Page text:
CNBC explains 'How There Could Finally Be A Cure For Diabetes'

I have some news that can't wait for World Diabetes Day from CNBC, How There Could Finally Be A Cure For Diabetes.

Over the past 20 years, significant advancements in stem cell research and therapies have been one of the most promising methods of creating new insulin making cells needed to cure type 1 diabetes.

Vertex Pharmaceuticals, a biotech company, recently began a clinical trial where it plans to treat 17 participants who have type 1 diabetes with new stem cell derived insulin making cells. The first patient in the trial has had positive results.

Other companies around the world including ViaCyte and CRISPR, as well as Novo Nordisk, one of the biggest insulin manufacturers in the world, are also working on curing the disease. CNBC explores why finding a cure for diabetes is so hard and just how close Vertex and other companies are to solving this problem.
As a Type I diabetic, this is better news than I had ever hoped for. I did not think that my condition could be cured and fully expected to be injecting insulin for the rest of my life. That could still happen, but at least the possibility now exists. It's enough to tempt me to post Professor Farnsworth, but I will resist that temptation until the clinical trials are over and the treatment is approved.

Monday, March 28, 2022

'Diana the Musical' and 'Space Jam: A New Legacy' the biggest Razzie 'winners'

I'm not up to writing about the Oscar winners today, so I'm returning to the Razzies. Watch the 42nd Razzie® Award Winners!

Beamed live from outer space ... Razz Barry solicits the help of local aliens to deliver Hollywood's most un-coveted $4.97 trophy for 2021's worst achievements in film. Even they were stupefied by the glut of Razzie fodder.
I like calling the mascot "Razz Barry." I've been following these awards for years and haven't seen it used before. it's about time, if not a little late, as Google search reveals previous uses of "Razz Barry." I hope the Razzies manage to hold onto the name.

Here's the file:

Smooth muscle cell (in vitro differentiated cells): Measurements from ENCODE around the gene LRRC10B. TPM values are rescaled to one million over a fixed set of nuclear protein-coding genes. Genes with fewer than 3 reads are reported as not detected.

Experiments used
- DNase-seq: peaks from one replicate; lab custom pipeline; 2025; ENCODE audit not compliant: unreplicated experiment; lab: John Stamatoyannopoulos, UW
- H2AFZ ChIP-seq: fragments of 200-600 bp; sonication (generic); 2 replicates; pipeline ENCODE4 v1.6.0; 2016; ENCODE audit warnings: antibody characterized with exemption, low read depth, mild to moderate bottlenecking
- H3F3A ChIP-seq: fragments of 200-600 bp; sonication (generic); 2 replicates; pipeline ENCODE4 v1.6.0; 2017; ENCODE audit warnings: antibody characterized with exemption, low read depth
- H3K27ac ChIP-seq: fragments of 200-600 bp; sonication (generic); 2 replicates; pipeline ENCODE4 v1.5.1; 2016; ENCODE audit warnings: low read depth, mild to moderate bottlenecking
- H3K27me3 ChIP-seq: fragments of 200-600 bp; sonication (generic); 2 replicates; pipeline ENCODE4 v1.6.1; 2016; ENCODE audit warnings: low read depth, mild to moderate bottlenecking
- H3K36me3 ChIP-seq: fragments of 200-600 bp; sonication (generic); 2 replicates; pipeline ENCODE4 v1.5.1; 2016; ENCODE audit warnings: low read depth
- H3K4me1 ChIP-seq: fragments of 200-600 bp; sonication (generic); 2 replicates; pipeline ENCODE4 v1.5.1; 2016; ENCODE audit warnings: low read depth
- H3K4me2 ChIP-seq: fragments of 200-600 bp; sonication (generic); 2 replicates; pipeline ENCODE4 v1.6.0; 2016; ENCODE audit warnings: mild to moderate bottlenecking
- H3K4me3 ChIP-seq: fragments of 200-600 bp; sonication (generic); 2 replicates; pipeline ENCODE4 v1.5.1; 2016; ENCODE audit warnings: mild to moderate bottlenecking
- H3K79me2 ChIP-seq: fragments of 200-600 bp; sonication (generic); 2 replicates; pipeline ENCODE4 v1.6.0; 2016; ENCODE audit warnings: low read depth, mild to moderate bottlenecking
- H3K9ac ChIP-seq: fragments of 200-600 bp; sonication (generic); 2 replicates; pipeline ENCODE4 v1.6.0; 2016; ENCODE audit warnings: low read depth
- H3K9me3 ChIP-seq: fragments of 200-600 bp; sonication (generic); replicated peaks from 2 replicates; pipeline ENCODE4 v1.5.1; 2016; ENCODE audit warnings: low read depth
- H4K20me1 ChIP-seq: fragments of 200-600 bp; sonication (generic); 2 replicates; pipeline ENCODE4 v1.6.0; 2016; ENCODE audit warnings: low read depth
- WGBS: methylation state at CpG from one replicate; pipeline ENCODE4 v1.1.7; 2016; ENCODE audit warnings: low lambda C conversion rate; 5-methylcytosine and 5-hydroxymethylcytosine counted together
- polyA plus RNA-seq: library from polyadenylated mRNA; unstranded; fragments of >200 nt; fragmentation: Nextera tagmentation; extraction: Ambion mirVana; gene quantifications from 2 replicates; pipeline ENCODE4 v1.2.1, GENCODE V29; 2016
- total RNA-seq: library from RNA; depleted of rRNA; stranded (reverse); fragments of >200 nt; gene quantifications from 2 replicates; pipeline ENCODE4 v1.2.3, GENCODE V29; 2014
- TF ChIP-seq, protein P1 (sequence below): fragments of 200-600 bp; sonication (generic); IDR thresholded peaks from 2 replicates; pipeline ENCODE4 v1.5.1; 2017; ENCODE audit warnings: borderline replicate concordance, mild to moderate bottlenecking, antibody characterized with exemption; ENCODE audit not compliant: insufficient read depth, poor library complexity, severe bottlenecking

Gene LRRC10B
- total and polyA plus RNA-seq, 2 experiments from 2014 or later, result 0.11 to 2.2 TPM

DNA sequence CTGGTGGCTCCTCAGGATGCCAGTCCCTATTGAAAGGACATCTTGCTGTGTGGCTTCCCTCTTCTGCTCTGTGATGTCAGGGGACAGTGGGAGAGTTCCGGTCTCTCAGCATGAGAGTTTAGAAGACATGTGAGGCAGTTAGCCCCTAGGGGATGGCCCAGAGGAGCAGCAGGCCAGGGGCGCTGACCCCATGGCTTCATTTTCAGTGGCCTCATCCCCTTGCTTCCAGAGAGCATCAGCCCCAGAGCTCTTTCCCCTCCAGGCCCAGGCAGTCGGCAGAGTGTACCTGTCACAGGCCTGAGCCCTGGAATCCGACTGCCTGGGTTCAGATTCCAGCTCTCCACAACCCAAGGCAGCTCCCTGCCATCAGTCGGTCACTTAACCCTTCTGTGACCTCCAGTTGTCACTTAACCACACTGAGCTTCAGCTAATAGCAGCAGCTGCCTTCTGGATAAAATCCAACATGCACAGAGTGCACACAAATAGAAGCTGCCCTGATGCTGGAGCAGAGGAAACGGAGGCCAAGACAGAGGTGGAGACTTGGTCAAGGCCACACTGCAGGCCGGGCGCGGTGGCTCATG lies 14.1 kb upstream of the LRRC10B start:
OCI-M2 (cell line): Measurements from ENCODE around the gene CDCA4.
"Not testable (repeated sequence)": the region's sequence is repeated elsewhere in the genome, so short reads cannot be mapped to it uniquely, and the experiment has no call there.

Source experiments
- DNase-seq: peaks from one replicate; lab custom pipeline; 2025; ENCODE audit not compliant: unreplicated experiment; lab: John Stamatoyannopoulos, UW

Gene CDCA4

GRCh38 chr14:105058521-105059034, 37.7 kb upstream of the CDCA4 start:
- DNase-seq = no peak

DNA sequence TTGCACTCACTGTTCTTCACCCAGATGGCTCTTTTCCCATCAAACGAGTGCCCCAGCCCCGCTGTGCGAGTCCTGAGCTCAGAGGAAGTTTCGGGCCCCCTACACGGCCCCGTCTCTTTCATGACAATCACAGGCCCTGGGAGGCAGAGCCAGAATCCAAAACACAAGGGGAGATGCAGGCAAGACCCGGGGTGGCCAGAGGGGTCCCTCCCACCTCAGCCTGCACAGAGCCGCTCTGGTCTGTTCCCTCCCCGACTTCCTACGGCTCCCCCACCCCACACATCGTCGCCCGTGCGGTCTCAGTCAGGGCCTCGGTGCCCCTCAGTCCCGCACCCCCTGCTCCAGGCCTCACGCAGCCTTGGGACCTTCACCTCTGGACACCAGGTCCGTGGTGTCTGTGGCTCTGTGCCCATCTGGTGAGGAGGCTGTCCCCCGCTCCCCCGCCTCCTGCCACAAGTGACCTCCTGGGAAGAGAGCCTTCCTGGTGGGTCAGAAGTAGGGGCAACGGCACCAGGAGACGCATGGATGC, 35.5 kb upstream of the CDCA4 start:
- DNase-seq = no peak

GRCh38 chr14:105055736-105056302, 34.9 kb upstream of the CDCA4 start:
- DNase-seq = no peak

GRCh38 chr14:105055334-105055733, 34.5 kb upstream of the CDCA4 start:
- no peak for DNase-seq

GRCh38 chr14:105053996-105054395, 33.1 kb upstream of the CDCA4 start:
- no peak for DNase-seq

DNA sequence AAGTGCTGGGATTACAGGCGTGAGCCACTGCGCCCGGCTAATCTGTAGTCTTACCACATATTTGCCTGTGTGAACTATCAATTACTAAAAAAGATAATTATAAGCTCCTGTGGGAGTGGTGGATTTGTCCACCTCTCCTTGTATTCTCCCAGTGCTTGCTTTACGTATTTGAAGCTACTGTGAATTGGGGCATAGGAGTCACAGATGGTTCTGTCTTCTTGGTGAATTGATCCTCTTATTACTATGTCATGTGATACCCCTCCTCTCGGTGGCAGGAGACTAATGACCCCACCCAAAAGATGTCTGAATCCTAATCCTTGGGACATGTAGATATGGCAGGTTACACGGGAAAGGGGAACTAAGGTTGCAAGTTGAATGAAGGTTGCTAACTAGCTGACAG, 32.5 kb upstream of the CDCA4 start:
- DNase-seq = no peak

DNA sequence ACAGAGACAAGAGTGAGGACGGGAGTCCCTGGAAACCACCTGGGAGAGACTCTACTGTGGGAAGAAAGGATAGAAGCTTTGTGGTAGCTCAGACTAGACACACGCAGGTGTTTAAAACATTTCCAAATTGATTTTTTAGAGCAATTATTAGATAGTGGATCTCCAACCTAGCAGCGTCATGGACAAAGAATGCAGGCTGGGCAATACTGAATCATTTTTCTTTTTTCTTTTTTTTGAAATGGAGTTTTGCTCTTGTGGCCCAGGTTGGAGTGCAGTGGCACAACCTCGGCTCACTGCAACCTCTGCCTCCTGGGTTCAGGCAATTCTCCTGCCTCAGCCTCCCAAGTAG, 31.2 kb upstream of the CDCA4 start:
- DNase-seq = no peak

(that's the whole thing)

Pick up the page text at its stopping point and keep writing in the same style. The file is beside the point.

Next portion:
The Razzies press release summarizes the "winners."
The bulk of the tacky, gold-spray-painted statuettes were “won” by two films. The NetFlix/streaming version of the year’s biggest Broadway bomb, Diana: The Musical “won” in five categories: Worst Picture (which critics said “makes Cats “Look like a masterpiece!”); Worst Actress (Jeanna deWaal as a twitterpated version of the Princess of Wales), Worst Supporting Actress (Judy Kaye in a dual role), Worst Director (Christopher Ashley) and Worst Screenplay (featuring some of the year’s most ridiculed dialogue and lyrics – Including rhyming “Camilla” with both “Manilla” and “Godzilla”).

Dribbling into second place with three “wins” was Space Jam: A New Legacy, more of a remake than a sequel, called out as a 115 minute commercial for all things WarnerMedia. Basketball phenom LeBron James was the MVP in both Worst Actor and Worst Screen Couple (along with all those cartoon co-stars and product plugs) while the film itself was chosen Worst Remake/Rip-Off or Sequel.

Other winners included Jared Leto (rhymes with “Gepetto”) for Supporting Actor, giving a controversial performance as “Paolo” in House of Gucci; 4-time past Razzie® “winner” Will Smith, praised for his performance in Oscar favorite King Richard and awarded as this year’s Razzie® Redeemer; and Bruce Willis in Cosmic Sin, chosen from among eight low budget movies nominated in the special category Worst Performance by Bruce Willis in a 2021 Movie.
Not only did "Diana the Musical," which is about the British Royal Family, so politics and government by default, earn the most nominations, it earned the most trophies, making it the worst movie (actually a variety special like "Hamilton") about politics and government last year. Also, "Space Jam: A New Legacy" earned the second highest number of statuettes, making it the worst big-budget speculative fiction movie of 2021. That covered both of my interests in movies and television.

Speaking of speculative fiction, Jared Leto will be starring in "Morbius," which premieres on April 1st — no fooling. His award fits a pattern I noticed six years ago.